Artificial Intelligence, AI, is one of the most promising technologies in contemporary society and its implementations have enabled real revolutions in many sectors: from public administration to healthcare, from manufacturing to agriculture, from telecommunications to space.
The technological versatility underlying AI, which was initially developed for the needs of the robotics sector, has aroused great interest in heterogeneous realities, and it is not surprising that not only large companies but also small and medium-sized enterprises have decided in recent years to invest increasingly large resources in its development.
To understand what prospects AI can offer Italian business, we spoke with William Carbone, director of the Professional Master in Artificial Intelligence at the Rome Business School, who told us:
“In the last decade, the digital transformation has had a major impact on people’s lives and on the world of work: a real challenge that has forced us to review the classic spatio-temporal concepts of work and to think about new business models.
In all this, AI plays a relevant role. We have to imagine AI as something pervasive in every area of everyday life: in industries, in telecommunications, in social media, in space, and of course also in business. Algorithms, for example, now also govern marketing strategies: based on the analysis of customer data, they enable new ways of contacting customers for a continuous and lasting relationship. Then there are smaller, less sophisticated algorithms that can provide clues as to which other products might be associated with the identified customer, as is the case with Netflix, the multimedia entertainment content platform that offers personalised recommendations by observing interactions with previous viewing activities.”
According to estimates by Assintel Report, the permanent observatory on the digital market created by Confcommercio’s national association of ICT companies, the Artificial Intelligence market is also growing strongly in Italy: from 860 million euros in 2021, it will reach 1.4 billion euros in 2023.
An analysis of the data, however, reveals a substantial difference in terms of approach to the technology by company size.
Large companies, the protagonists of the so-called Industry 4.0, are more inclined to invest in AI than SMEs, which in any case during the period of the covid 19 pandemic were forced to resort to new technologies to maintain their productivity.
On closer inspection, however, the main reason for this disadvantage seems to be not just the gap in the amount of investment, but rather the lack of skills, followed by the difficulty of finding professionals with suitable profiles on the labour market.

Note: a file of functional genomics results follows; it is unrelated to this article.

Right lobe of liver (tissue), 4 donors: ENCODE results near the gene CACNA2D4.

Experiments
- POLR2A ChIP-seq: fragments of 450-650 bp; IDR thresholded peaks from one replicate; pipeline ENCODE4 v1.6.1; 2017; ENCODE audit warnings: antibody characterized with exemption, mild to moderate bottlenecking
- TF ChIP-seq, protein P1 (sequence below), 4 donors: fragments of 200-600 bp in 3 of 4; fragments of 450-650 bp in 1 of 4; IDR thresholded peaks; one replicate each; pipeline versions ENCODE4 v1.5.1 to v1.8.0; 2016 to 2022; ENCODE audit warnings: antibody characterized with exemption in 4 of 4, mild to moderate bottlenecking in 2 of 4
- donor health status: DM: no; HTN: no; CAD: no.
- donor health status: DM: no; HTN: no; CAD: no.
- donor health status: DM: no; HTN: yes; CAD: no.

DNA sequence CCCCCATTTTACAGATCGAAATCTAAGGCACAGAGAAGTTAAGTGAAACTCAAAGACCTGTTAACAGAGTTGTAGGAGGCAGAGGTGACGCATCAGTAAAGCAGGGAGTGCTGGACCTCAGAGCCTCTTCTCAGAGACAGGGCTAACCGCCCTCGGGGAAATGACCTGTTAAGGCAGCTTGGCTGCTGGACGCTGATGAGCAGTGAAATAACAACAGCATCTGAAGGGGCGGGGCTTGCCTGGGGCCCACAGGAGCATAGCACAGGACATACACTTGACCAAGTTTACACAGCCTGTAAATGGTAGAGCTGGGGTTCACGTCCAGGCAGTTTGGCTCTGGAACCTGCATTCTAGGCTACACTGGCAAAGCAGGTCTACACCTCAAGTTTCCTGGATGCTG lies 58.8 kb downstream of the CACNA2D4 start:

“The world of AI is becoming more and more invisible, and it is important to understand at least its minimal functioning. Since it is a technology that is advancing very fast and serves as an accelerator of new horizons, it is of paramount importance to learn above all how to handle it. One does not have to be a data scientist, but it is important to understand how to programme the machines.
In Finland, for example, the government has organised a basic course called ‘Elements of AI’ for all citizens, which also issues a certificate, enabling them to acquire the minimum basics of understanding what an algorithm is and what it is used for. This type of initiative can also lead to an improvement in the technology transfer process and help to increase the adoption of interconnection of businesses with the public sector, for example, towards the creation of innovative companies, such as high-tech start-ups. In Italy, too, it would be very useful to teach the basics of Artificial Intelligence and provide adequate funding, at least starting with upper secondary schools. We must also promote ad hoc measures to retain but also to attract new talent from abroad, both Italian and foreign, because the exchange of culture and expertise is very important.”
Since its inception, artificial intelligence and its uses have been at the centre of ethical and legal debates.
Indeed, there has long been a focus on the impact caused by algorithms in contemporary society and the significant changes they bring to people’s lives. Often under indictment are the systems in which ‘biases’ can creep in and lead algorithms to make distorted decisions.
The attention of developers, who are key figures in artificial intelligence, must therefore be focused on ‘implicit’ biases, which are less obvious and therefore more difficult to detect, such as those that lead to discriminatory decisions with regard to age or gender.